Since you-know-who is always there, always being discussed, always @(un)realdonaldtrump, it’s easy enough to imagine that everything that’s going wrong — or, if you happen to be part of his famed base, right (even if that right isn’t so damned hot for you) — is due to him. When we’re gripped by such thinking and the temperature’s rising, it hardly matters that just about everything he’s “done” actually preceded him. That includes favoring the 1%, deporting record numbers of illegal immigrants, and making war (unsuccessfully) or threatening to do so across significant parts of the planet.

Here, then, is the question of the day, the sort you’d ask about any patient with a rising temperature: If Donald Trump is only the symptom, what’s the disease?

Blowback Central

Let me say that the late Chalmers Johnson would have understood President Trump perfectly. The Donald clearly arrived on the scene as blowback — the CIA term of tradecraft Johnson first put into our everyday vocabulary — from at least two things: an American imperium gone wrong with its never-ending wars, ever-rising military budgets, and ever-expanding national security state, and a new “gilded age” in which three men (Bill Gates, Jeff Bezos, and Warren Buffett) have more wealth than the bottom half of society and the .01% have one of their own, a billionaire, in the Oval Office. (If you want to add a third blowback factor, try a media turned upside down by new ways of communicating and increasingly desperate to glue eyes to screens as ad revenues, budgets, and staffs shrank and the talking heads of cable news multiplied.)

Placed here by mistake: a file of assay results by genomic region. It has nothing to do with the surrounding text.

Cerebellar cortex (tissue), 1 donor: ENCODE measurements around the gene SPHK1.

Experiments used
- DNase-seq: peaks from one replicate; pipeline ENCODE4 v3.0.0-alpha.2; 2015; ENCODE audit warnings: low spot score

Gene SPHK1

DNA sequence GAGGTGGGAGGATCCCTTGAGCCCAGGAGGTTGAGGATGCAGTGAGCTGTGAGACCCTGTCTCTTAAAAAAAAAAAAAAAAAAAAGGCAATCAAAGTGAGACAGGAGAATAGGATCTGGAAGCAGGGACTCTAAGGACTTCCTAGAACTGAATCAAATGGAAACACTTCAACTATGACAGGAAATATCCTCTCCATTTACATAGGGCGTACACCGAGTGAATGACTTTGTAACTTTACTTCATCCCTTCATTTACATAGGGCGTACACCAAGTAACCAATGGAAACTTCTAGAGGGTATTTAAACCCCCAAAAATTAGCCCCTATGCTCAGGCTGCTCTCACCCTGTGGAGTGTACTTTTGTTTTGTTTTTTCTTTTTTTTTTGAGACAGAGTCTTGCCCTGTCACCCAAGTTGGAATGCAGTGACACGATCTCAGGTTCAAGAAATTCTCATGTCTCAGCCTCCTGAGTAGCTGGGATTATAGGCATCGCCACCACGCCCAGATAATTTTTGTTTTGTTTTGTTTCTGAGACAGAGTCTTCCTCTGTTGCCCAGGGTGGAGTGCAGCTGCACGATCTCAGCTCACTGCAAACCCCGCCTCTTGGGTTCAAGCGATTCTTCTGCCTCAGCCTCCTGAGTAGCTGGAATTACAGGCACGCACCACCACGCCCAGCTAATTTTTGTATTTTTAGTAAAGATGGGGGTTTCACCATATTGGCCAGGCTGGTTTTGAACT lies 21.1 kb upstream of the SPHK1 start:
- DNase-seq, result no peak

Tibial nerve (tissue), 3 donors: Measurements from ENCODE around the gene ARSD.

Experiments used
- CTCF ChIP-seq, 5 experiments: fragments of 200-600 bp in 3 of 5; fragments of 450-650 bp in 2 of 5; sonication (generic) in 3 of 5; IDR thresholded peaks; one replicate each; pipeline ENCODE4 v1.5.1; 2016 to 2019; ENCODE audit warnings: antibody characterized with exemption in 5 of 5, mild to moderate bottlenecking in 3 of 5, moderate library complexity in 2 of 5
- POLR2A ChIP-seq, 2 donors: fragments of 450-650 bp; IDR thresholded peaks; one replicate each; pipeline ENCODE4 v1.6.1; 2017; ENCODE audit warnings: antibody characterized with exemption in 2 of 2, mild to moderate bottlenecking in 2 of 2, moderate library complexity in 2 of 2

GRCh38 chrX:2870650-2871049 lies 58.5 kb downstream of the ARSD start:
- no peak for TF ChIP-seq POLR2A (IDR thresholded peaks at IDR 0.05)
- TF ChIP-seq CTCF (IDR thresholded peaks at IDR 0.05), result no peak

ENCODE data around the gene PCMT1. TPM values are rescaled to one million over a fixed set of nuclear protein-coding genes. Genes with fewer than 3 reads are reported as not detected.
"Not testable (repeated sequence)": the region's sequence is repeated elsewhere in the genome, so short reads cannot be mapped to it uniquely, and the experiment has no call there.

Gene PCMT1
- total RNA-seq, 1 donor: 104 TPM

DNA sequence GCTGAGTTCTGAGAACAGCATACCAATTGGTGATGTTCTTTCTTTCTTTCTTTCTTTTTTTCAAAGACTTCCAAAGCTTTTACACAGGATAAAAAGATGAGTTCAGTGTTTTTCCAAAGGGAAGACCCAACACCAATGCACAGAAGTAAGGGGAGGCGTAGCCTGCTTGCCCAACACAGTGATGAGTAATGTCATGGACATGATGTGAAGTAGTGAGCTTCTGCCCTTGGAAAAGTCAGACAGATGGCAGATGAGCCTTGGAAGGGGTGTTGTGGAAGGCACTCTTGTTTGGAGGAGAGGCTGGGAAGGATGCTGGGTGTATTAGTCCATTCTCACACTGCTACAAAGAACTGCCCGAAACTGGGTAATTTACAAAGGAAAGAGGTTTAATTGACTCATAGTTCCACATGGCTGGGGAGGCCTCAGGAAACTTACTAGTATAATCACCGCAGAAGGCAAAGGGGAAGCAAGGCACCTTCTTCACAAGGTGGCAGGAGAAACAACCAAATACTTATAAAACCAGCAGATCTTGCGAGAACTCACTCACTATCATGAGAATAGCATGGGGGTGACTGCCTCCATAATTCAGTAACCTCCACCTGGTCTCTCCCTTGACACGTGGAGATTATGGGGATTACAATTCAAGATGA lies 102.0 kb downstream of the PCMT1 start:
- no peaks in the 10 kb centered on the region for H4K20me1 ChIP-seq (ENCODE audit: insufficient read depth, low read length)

Now, I don’t mean to sell Donald Trump short in any way. Give that former reality TV star credit. Unlike either Hillary Clinton or any of his Republican opponents in the 2016 election campaign, he sensed that there were voters in profusion in the American heartland who felt that things were not going well and were eager for a candidate just like the one he was ready to become. (There were, of course, other natural audiences for a disruptive, self-promoting billionaire as well, including various millionaires and billionaires ready to support him, the Russians, the Saudis… well, you know the list). His skill, however, never lay in what he could actually do (mainly, in these years, cut taxes for the wealthy, impose tariffs, and tweet his head off). It lay in his ability to catch the blowback mood of that moment in a single slogan — Make America Great Again, or MAGA — that he trademarked in November 2012, only days after Mitt Romney lost his bid for the presidency to Barack Obama.